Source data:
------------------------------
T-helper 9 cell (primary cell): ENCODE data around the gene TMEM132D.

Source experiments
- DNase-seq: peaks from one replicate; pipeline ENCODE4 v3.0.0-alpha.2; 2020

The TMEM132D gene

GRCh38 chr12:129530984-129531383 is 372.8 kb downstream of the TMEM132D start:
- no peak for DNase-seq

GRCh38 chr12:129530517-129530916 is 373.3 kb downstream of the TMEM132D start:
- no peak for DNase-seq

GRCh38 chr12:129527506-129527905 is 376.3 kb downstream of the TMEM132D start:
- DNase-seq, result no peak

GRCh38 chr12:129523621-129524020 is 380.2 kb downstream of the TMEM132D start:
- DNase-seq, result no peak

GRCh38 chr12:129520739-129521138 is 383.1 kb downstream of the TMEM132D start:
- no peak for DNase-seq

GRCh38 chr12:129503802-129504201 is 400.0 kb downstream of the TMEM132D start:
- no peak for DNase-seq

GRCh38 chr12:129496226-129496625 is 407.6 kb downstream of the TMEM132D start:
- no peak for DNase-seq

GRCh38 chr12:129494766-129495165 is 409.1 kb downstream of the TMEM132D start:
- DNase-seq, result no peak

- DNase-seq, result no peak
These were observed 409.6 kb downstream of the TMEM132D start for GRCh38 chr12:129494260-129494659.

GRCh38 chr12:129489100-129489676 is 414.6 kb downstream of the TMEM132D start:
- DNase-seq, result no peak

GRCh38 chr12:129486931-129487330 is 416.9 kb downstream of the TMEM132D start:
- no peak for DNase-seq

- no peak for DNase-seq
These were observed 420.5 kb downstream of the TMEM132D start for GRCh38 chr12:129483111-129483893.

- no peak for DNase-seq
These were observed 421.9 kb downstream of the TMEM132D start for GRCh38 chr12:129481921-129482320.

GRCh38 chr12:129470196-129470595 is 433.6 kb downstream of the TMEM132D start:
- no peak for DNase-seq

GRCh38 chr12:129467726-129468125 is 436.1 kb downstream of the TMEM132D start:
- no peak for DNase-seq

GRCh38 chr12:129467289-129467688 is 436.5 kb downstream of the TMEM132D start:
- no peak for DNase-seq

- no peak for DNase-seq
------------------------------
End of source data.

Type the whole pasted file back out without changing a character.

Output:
T-helper 9 cell (primary cell): ENCODE data around the gene TMEM132D.

Source experiments
- DNase-seq: peaks from one replicate; pipeline ENCODE4 v3.0.0-alpha.2; 2020

The TMEM132D gene

GRCh38 chr12:129530984-129531383 is 372.8 kb downstream of the TMEM132D start:
- no peak for DNase-seq

GRCh38 chr12:129530517-129530916 is 373.3 kb downstream of the TMEM132D start:
- no peak for DNase-seq

GRCh38 chr12:129527506-129527905 is 376.3 kb downstream of the TMEM132D start:
- DNase-seq, result no peak

GRCh38 chr12:129523621-129524020 is 380.2 kb downstream of the TMEM132D start:
- DNase-seq, result no peak

GRCh38 chr12:129520739-129521138 is 383.1 kb downstream of the TMEM132D start:
- no peak for DNase-seq

GRCh38 chr12:129503802-129504201 is 400.0 kb downstream of the TMEM132D start:
- no peak for DNase-seq

GRCh38 chr12:129496226-129496625 is 407.6 kb downstream of the TMEM132D start:
- no peak for DNase-seq

GRCh38 chr12:129494766-129495165 is 409.1 kb downstream of the TMEM132D start:
- DNase-seq, result no peak

- DNase-seq, result no peak
These were observed 409.6 kb downstream of the TMEM132D start for GRCh38 chr12:129494260-129494659.

GRCh38 chr12:129489100-129489676 is 414.6 kb downstream of the TMEM132D start:
- DNase-seq, result no peak

GRCh38 chr12:129486931-129487330 is 416.9 kb downstream of the TMEM132D start:
- no peak for DNase-seq

- no peak for DNase-seq
These were observed 420.5 kb downstream of the TMEM132D start for GRCh38 chr12:129483111-129483893.

- no peak for DNase-seq
These were observed 421.9 kb downstream of the TMEM132D start for GRCh38 chr12:129481921-129482320.

GRCh38 chr12:129470196-129470595 is 433.6 kb downstream of the TMEM132D start:
- no peak for DNase-seq

GRCh38 chr12:129467726-129468125 is 436.1 kb downstream of the TMEM132D start:
- no peak for DNase-seq

GRCh38 chr12:129467289-129467688 is 436.5 kb downstream of the TMEM132D start:
- no peak for DNase-seq

- no peak for DNase-seq